Do Not Track

This site currently does not respond to Do Not Track signals.


Pearson uses appropriate physical, administrative and technical security measures to protect personal information from unauthorized access, use and disclosure.


This site is not directed to children under the age of 13.


Pearson may send or direct marketing communications to users, provided that

  • Pearson will not use personal information collected or processed as a K-12 school service provider for the purpose of directed or targeted advertising.
  • Such marketing is consistent with applicable law and Pearson's legal obligations.
  • Pearson will not knowingly direct or send marketing communications to an individual who has expressed a preference not to receive marketing.
  • Where required by applicable law, express or implied consent to marketing exists and has not been withdrawn.

Pearson may provide personal information to a third party service provider on a restricted basis to provide marketing solely on behalf of Pearson or an affiliate or customer for whom Pearson is a service provider. Marketing preferences may be changed at any time.

Correcting/Updating Personal Information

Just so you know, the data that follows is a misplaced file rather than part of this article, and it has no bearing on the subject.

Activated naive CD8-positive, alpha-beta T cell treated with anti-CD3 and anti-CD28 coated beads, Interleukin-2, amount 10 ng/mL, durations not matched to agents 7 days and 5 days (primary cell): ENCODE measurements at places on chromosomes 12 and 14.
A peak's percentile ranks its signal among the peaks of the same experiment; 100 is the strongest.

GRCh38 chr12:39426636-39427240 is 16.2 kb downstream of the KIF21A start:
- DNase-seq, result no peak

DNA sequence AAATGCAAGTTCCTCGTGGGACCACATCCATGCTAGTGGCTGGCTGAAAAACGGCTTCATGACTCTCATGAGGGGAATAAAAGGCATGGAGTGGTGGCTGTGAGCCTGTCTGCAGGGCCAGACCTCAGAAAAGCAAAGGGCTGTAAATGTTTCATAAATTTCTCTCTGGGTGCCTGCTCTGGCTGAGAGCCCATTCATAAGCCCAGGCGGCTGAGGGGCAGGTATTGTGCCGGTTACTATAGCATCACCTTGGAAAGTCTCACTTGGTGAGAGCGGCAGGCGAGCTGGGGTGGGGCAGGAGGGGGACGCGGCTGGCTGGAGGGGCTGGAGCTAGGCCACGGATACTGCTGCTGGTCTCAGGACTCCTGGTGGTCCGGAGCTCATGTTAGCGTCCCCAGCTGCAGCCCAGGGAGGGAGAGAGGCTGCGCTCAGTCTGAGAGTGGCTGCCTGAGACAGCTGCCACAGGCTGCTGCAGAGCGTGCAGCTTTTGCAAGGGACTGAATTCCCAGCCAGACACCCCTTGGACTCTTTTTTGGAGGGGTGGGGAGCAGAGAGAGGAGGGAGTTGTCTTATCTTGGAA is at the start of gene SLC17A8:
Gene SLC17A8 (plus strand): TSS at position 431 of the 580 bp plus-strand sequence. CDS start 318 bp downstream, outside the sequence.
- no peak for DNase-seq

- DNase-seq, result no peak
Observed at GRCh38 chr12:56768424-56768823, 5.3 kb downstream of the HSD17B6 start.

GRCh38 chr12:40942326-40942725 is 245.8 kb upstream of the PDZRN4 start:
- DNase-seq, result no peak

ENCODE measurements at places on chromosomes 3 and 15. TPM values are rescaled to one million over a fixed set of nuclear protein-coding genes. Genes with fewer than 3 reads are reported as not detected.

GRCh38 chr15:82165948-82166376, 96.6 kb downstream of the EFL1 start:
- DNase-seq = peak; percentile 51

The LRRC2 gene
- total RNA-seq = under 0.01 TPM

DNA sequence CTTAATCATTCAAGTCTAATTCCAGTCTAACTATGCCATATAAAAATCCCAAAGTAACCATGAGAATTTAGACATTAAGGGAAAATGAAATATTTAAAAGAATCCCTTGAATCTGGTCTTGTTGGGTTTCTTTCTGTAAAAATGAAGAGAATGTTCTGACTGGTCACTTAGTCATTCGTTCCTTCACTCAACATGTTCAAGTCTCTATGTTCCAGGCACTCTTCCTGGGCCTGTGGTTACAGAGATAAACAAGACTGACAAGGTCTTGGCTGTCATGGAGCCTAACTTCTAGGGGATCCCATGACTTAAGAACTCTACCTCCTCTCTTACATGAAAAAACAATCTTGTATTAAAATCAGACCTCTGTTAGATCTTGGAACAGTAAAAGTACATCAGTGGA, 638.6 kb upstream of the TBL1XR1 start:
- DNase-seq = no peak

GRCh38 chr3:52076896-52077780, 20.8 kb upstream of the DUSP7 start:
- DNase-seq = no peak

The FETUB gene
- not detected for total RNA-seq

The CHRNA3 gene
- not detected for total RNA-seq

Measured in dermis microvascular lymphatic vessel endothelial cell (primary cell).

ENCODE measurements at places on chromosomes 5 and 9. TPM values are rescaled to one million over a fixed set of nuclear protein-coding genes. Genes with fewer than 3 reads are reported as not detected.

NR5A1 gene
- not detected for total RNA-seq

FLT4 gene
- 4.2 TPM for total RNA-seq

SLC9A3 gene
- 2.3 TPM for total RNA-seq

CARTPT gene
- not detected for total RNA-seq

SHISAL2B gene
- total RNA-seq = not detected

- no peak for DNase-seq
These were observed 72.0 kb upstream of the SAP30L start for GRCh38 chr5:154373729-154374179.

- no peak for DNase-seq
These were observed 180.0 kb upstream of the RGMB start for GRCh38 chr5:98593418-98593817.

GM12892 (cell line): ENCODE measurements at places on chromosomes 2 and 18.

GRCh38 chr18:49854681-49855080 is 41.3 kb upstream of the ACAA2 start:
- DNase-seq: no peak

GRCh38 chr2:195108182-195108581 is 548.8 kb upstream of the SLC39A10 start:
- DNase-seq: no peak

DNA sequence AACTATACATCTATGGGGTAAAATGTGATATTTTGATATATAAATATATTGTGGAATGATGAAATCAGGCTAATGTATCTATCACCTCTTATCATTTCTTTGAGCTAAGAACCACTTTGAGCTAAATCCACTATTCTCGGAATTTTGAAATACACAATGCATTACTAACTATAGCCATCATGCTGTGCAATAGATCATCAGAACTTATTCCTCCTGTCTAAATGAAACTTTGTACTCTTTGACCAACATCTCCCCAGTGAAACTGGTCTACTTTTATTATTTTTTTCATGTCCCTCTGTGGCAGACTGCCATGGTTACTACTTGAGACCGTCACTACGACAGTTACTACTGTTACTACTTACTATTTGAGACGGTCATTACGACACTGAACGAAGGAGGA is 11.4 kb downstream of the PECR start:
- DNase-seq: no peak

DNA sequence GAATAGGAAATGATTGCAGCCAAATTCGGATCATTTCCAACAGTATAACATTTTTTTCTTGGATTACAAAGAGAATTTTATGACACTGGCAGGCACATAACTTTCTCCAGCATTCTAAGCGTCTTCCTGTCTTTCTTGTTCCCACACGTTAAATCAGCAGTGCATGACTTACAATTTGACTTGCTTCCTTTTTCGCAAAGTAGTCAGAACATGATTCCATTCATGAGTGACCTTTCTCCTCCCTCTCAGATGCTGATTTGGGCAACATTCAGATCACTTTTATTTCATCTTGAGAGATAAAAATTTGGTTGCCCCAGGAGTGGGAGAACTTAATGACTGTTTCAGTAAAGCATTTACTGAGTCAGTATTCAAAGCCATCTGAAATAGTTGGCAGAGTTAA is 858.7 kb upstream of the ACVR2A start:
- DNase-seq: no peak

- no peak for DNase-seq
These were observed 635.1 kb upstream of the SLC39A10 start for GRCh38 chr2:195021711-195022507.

If a user's personally identifiable information changes (such as your postal address or email address), we provide a way to correct or update that user's personal data provided to us. This can be done on the Account page. If a user no longer desires our service and desires to delete his or her account, please contact us at customer-service@informit.com and we will process the deletion of a user's account.


Users can always make an informed choice as to whether they should proceed with certain services offered by InformIT. If you choose to remove yourself from our mailing list(s) simply visit the following page and uncheck any communication you no longer want to receive: www.informit.com/u.aspx.

Sale of Personal Information

Pearson does not rent or sell personal information in exchange for any payment of money.

While Pearson does not sell personal information, as defined in Nevada law, Nevada residents may email a request for no sale of their personal information to NevadaDesignatedRequest@pearson.com.

Supplemental Privacy Statement for California Residents